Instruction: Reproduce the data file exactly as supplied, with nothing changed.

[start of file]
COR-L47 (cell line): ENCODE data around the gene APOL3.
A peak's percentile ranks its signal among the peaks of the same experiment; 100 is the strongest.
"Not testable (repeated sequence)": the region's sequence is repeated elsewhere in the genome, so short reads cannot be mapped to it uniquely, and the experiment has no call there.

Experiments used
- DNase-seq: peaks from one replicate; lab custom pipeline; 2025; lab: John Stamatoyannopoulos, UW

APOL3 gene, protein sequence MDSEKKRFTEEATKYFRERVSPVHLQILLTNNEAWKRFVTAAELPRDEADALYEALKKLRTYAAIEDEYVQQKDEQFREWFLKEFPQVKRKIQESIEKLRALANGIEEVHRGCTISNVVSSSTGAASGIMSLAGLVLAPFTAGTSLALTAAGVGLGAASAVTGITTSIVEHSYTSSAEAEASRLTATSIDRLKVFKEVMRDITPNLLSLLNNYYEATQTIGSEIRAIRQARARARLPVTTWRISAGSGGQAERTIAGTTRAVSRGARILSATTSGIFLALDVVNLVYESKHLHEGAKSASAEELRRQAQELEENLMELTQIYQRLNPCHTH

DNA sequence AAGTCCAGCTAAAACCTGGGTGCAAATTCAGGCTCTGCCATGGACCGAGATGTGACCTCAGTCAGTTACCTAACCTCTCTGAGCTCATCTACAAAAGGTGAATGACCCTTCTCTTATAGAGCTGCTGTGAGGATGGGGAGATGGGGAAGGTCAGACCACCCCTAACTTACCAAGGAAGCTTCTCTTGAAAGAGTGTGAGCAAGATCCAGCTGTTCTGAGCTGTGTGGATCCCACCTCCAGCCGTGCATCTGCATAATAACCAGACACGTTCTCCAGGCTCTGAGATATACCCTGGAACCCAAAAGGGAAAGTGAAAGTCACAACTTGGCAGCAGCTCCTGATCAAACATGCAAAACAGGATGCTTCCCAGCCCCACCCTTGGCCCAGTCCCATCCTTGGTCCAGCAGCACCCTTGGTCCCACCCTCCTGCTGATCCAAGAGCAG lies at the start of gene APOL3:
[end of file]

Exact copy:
COR-L47 (cell line): ENCODE data around the gene APOL3.
A peak's percentile ranks its signal among the peaks of the same experiment; 100 is the strongest.
"Not testable (repeated sequence)": the region's sequence is repeated elsewhere in the genome, so short reads cannot be mapped to it uniquely, and the experiment has no call there.

Experiments used
- DNase-seq: peaks from one replicate; lab custom pipeline; 2025; lab: John Stamatoyannopoulos, UW

APOL3 gene, protein sequence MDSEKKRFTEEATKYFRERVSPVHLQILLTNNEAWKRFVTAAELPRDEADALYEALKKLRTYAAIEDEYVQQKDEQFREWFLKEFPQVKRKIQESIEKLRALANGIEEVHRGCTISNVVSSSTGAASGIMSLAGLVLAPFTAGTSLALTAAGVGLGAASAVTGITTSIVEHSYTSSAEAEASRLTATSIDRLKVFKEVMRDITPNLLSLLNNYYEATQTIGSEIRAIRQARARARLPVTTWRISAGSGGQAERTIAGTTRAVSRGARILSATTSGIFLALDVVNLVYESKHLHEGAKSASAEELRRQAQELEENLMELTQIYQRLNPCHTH

DNA sequence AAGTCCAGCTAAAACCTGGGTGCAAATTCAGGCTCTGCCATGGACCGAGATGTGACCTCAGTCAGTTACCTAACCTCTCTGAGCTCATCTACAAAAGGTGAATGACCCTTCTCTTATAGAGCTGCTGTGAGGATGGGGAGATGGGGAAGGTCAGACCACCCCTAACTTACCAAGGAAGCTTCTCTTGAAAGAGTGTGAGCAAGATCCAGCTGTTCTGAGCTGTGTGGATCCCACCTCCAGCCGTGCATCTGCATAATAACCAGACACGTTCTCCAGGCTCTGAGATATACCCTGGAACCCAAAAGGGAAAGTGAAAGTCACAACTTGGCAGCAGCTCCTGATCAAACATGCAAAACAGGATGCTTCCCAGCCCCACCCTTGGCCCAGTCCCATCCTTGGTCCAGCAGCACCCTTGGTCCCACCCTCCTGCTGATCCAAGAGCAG lies at the start of gene APOL3: